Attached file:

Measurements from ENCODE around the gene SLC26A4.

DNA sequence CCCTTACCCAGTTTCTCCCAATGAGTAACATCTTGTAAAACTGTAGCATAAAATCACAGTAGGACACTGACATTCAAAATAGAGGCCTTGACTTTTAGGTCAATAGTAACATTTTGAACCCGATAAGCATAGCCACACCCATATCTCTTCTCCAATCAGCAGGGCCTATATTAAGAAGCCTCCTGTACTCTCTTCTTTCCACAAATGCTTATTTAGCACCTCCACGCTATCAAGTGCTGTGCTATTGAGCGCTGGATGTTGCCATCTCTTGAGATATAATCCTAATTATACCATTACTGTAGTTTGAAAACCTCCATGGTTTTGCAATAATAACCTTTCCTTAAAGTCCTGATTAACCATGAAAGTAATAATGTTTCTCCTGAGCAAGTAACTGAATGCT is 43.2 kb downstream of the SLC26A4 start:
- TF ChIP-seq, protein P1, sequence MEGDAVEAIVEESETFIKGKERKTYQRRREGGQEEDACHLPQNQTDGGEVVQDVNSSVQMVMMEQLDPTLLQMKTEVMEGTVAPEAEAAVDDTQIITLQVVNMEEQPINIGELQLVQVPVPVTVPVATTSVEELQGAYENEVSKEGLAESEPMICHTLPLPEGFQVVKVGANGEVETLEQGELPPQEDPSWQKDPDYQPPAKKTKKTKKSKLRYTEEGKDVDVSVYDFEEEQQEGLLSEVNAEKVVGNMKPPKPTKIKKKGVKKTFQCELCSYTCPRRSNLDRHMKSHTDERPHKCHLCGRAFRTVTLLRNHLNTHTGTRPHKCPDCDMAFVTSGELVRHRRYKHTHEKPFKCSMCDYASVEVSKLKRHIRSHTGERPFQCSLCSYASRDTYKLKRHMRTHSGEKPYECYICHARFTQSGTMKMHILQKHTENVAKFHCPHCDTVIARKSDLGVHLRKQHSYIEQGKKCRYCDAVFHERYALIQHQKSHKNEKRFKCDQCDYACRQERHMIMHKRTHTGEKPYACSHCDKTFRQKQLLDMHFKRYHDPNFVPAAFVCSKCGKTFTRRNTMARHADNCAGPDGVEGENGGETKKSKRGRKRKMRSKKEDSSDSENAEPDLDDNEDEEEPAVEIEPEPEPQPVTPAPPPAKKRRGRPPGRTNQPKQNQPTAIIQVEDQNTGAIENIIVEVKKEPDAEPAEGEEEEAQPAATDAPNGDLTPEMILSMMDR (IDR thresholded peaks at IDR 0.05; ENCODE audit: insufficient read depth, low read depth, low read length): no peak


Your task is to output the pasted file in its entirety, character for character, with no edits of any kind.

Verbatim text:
Measurements from ENCODE around the gene SLC26A4.

DNA sequence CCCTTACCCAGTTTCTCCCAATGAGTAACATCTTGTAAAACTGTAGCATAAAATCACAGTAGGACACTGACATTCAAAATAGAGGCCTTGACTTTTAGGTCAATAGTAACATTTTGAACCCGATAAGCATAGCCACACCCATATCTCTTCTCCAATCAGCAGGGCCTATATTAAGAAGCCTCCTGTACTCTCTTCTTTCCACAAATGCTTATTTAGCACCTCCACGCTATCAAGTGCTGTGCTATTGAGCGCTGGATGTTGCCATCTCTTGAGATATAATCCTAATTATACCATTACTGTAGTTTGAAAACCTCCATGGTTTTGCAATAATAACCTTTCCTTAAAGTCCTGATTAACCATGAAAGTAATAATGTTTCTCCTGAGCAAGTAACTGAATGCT is 43.2 kb downstream of the SLC26A4 start:
- TF ChIP-seq, protein P1, sequence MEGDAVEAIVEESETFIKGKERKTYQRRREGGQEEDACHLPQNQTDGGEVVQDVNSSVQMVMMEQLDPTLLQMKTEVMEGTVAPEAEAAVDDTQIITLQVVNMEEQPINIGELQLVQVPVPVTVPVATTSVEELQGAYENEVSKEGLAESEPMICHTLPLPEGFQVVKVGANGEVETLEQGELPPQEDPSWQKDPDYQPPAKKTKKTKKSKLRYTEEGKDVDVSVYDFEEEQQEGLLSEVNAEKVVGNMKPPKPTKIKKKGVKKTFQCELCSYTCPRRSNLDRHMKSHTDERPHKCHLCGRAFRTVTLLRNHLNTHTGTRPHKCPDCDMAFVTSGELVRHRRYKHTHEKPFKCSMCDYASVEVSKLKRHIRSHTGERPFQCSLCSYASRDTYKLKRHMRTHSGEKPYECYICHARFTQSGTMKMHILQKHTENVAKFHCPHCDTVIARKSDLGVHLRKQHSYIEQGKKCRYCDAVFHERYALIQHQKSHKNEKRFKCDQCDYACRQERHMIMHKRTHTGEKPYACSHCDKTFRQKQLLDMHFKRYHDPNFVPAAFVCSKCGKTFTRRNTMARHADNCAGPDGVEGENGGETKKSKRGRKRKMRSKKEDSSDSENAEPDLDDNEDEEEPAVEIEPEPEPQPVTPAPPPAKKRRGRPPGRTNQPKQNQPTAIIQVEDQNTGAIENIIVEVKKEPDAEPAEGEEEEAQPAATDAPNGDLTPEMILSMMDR (IDR thresholded peaks at IDR 0.05; ENCODE audit: insufficient read depth, low read depth, low read length): no peak